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Maybe it's all the talk about executions in Iraq, but lately I've been thinking about members of my own family who've been hanged.
Actually, there's just one that we know of, but what a character: The legendary Black Jack Kehoe - one of the leaders of the Molly Maguires, a gang who fought coal-mining companies in the late 1800s in Pennsylvania.
One side views Jack as practically a saint, while the coal mining executives probably saw him as a terrorist.
There was talk of staged incidents, so perhaps he was a pawn in the game.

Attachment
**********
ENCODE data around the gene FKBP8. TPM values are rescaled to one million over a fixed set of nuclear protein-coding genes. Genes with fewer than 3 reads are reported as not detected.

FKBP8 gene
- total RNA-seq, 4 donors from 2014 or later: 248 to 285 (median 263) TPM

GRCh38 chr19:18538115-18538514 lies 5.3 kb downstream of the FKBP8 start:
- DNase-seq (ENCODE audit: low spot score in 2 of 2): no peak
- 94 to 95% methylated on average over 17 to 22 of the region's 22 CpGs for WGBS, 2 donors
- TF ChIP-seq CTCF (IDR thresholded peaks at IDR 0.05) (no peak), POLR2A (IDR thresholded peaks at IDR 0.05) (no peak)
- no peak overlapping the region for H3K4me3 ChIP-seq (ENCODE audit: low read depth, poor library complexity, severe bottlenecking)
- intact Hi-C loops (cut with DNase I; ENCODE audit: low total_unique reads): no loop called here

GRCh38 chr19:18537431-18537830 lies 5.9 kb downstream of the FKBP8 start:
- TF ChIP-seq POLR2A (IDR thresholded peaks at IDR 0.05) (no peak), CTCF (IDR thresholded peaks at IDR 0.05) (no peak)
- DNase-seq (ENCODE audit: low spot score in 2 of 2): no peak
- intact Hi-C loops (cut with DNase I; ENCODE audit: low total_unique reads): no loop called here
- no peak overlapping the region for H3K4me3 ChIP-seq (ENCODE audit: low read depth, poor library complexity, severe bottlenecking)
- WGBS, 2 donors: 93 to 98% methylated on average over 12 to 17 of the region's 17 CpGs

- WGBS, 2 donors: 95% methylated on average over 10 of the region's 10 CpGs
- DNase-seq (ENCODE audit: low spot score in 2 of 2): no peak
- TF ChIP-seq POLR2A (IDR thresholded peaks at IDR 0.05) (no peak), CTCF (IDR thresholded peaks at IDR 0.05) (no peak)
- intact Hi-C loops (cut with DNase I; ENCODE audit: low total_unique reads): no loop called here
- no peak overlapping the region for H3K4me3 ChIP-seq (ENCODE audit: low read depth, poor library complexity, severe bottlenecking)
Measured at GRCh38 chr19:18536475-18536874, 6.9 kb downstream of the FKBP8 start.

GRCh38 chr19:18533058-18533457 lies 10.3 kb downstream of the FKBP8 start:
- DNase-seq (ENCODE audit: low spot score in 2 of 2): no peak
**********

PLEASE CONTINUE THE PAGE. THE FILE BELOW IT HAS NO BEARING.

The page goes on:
It's very common to hear Right Wing blowhards pontificate on the dire threat of organized labor - as they reminisce fondly about the Robber Baron days - but just go back and read about those times.I also heard that we had relatives in New York because some of the family had to flee after witnessing a murder by the Molly Maguires. I never related to that Mark Twain quote about how much smarter his father seemed as the years rolled on.There's a lot of legend in with the facts, but the facts are undeniably stunning. My siblings and I knew from a very early age that my dad was quite a brain.In 1871, 112 men were killed in the anthracite mines, and 332 permanently injured. Take-home pay was uncertain; deductions were often arbitrary or at the whim of the owners by means of what they called the "bobtail check." A typical week's wages for a miner at the time of the Molly Mcguires was ; expenses, including rent, groceries, and a new drill, came to .03." To this day we hear about mining accidents where the company has cut corners on safety. Jack Kehoe's daughter married the brother of my grandfather, whom I never got to meet.In seven years, 556 men had been killed and 1,565 maimed or crippled for life. It still goes on, but of course, not like back then. Jack was the local leader of the Molly Maguires until the gang was infiltrated by a Pinkerton employee who ratted them out leading to many men being hanged.